Washington DC August 31, 2014 - Effective September 1, 2014, the Joint Commission on Accreditation of Healthcare Organizations (JCAHO) has mandated that time-outs must be performed prior to emergency tracheostomy due to any reason, no exceptions. Due to numerous incidences of "never" events and lack of consistent acquisition of consent prior to emergency tracheostomy to treat catastrophic airway loss, this rule has been implemented to ensure the highest level of safety for patients in critical need of airway.

As with any surgical procedure, full informed signed consent by the patient must be present in the chart. If the patient is unable to provide informed consent (since unable to breath), consent must be obtained from next-of-kin or someone who has power-of-attorney (POA). If next-of-kin or POA is not available, than an ethics committee must be convened with attorney representation and POA assigned by judge as quickly as possible.

Once consent obtained, the neck needs to be marked and initialed by the surgeon so the surgeon does not get confused where the tracheostomy is to be performed. Surgeon must also specify side of tracheostomy (right or left or both) to be performed. Site confirmation and side needs to be confirmed independently by anesthesiology, circulating nurse, and independent third party. Most importantly, the patient should also confirm surgical site and side in a clear loud voice. If patient lacks vocal clarity, he should write on a piece of paper confirming surgical site and side.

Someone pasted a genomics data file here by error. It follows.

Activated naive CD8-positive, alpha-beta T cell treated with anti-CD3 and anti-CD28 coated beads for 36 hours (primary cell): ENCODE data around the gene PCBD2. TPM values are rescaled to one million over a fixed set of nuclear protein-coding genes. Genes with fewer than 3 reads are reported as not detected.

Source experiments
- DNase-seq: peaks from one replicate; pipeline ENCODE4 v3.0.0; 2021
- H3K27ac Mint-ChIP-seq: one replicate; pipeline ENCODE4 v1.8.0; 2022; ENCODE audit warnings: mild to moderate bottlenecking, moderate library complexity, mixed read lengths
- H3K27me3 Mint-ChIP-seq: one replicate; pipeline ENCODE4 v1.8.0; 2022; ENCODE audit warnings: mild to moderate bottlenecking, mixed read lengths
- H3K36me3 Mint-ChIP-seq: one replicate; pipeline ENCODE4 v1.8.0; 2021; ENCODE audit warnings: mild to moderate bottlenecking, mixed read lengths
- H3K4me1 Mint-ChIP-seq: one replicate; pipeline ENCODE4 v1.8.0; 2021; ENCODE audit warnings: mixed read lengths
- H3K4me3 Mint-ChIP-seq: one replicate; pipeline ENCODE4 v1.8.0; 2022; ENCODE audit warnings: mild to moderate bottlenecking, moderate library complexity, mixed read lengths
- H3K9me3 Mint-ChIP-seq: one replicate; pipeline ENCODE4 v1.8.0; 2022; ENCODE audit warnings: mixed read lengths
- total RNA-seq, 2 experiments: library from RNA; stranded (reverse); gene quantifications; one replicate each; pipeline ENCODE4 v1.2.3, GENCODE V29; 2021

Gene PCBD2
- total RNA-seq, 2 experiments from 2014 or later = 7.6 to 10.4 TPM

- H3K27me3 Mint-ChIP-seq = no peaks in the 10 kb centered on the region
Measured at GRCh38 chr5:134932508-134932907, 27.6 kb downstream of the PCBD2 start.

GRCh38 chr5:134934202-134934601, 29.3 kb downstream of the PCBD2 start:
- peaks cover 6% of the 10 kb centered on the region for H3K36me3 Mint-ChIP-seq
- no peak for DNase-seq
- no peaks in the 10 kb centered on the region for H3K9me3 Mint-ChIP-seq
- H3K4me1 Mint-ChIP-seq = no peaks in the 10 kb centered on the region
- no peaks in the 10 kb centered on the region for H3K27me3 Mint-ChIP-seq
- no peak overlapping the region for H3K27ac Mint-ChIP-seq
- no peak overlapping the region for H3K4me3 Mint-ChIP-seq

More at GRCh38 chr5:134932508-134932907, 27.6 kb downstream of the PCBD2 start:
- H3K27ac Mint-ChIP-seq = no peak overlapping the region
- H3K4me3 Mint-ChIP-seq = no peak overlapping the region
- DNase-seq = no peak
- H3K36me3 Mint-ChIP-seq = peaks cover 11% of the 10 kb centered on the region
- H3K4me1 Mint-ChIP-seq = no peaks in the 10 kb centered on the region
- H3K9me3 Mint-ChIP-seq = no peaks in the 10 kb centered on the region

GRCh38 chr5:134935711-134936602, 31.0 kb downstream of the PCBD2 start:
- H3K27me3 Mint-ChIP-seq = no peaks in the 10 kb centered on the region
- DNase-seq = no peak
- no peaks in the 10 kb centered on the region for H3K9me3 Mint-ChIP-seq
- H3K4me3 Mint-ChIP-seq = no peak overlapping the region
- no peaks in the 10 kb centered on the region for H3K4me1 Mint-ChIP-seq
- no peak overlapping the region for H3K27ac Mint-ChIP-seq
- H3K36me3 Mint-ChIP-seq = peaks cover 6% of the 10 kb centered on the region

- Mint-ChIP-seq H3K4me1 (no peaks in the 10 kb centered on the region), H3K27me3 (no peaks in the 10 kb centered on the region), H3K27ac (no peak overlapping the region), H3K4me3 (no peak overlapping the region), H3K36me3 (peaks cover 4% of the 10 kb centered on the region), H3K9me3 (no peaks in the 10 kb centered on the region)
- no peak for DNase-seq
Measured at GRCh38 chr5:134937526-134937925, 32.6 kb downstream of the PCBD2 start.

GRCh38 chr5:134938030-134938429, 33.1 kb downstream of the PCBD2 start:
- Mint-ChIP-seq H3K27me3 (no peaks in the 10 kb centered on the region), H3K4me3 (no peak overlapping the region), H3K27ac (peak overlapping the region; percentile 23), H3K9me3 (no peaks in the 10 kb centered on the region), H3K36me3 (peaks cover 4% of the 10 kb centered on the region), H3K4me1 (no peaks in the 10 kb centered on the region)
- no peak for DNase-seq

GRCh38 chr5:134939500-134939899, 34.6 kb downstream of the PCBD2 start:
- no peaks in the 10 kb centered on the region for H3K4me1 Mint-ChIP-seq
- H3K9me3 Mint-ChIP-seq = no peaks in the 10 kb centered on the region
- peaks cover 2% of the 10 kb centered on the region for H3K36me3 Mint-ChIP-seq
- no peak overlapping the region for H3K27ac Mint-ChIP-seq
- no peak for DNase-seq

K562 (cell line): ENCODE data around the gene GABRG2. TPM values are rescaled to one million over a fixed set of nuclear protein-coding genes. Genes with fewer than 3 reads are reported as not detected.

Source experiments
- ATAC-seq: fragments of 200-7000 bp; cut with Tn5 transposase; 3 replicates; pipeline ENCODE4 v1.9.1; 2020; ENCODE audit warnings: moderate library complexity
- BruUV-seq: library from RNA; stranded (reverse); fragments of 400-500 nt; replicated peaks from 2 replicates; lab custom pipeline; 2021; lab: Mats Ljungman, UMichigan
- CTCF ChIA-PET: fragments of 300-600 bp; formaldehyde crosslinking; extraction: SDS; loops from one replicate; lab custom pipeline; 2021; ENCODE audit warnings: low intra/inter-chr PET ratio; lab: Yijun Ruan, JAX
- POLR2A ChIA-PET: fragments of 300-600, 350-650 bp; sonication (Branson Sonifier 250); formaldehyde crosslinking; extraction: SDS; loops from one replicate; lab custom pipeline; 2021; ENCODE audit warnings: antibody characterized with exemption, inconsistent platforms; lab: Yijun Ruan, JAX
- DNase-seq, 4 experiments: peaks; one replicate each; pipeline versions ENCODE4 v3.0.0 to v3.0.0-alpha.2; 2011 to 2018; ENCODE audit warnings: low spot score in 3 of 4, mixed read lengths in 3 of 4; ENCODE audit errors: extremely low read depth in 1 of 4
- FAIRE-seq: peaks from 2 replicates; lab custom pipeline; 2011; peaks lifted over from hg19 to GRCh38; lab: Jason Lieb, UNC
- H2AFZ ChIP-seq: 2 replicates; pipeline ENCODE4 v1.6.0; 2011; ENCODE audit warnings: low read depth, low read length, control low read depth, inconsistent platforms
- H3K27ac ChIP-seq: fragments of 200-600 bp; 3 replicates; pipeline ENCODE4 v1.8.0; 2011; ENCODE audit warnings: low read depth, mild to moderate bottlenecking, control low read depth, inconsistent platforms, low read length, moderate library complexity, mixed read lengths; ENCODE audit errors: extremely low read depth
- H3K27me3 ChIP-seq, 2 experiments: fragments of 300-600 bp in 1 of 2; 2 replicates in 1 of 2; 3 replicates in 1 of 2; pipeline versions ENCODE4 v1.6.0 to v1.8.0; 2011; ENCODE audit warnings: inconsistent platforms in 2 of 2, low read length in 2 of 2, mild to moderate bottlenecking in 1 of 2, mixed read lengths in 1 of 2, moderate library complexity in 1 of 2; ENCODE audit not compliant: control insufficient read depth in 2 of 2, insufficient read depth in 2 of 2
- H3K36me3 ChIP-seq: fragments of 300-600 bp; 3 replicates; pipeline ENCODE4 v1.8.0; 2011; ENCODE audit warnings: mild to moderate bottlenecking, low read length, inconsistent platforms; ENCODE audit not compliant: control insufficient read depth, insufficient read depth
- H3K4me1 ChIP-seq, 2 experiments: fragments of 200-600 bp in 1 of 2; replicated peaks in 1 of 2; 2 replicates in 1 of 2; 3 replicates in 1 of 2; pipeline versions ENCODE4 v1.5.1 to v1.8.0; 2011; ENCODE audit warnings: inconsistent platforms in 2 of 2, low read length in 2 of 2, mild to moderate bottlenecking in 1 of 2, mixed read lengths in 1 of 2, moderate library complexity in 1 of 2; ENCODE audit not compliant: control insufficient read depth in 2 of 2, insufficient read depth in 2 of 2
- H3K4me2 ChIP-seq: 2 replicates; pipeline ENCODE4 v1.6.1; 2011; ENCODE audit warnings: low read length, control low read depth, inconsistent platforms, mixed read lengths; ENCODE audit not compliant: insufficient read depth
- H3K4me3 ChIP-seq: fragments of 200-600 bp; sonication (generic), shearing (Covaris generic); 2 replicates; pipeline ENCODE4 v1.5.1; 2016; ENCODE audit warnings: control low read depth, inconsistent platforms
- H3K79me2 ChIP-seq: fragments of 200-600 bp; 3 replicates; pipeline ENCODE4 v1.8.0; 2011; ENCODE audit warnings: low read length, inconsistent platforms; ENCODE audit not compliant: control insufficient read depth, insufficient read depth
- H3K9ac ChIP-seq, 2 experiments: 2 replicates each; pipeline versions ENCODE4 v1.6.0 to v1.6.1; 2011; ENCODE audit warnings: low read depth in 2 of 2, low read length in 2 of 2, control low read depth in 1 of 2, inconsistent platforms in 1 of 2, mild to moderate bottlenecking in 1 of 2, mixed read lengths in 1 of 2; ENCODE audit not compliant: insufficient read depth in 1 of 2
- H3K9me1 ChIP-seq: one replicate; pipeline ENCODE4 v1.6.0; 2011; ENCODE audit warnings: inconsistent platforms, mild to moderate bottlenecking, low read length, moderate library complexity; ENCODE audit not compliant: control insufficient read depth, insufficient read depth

Relevant imaging needs to be present and confirmed. Duration of surgery needs to be determined to the nearest 10 seconds given how important obtaining airway is as quickly as possible. If this accuracy level of surgical duration cannot be provided, the surgeon needs to provide surgical duration of last 30 emergency tracheostomies time range, average duration, and standard deviation. If documented surgical duration is not within an average of 5 minutes, another surgeon must be found who can provide such documentation given airway loss may occur with death if not able to be accomplished quickly. If no surgeon is available that meets this highest standard level of care, a committee must be convened to allow a special exemption. This committee shall include director of nursing, director of surgical services, chairperson of anesthesiology, chairperson of the surgery department, and elected designated layperson.

Once a surgeon has been selected, the surgeon must provide an estimate blood loss (EBL) to the nearest 1cc. The surgeon must provide documentation certifying this estimate based on past history and if unable to provide one, another surgeon must be selected who can provide such certified EBL. If EBL is anticipated to be higher than 50 cc, T&S must be obtained prior to incision.

Detailed patient positioning must be declared including exact angle of head relative to neck to nearest 1 degree, where right/left arms should be placed, where legs should be positioned, height of bed from ground to nearest 1.5mm, etc.

DVT prophylaxis must be stated whether SCD will be used or whether lovenox or other medical form of DVT prophylaxis will be administered. Some form of DVT prophylaxis must be utilized and if not,  another informed signed patient consent must be obtained making patient aware of the risks/benefits of DVT prophylaxis.

Time-outs will occur in the presence of the surgeon, circulating nurse, scrub technician, anesthesiology, floor nurse, ICU nurse, and elected independent layperson.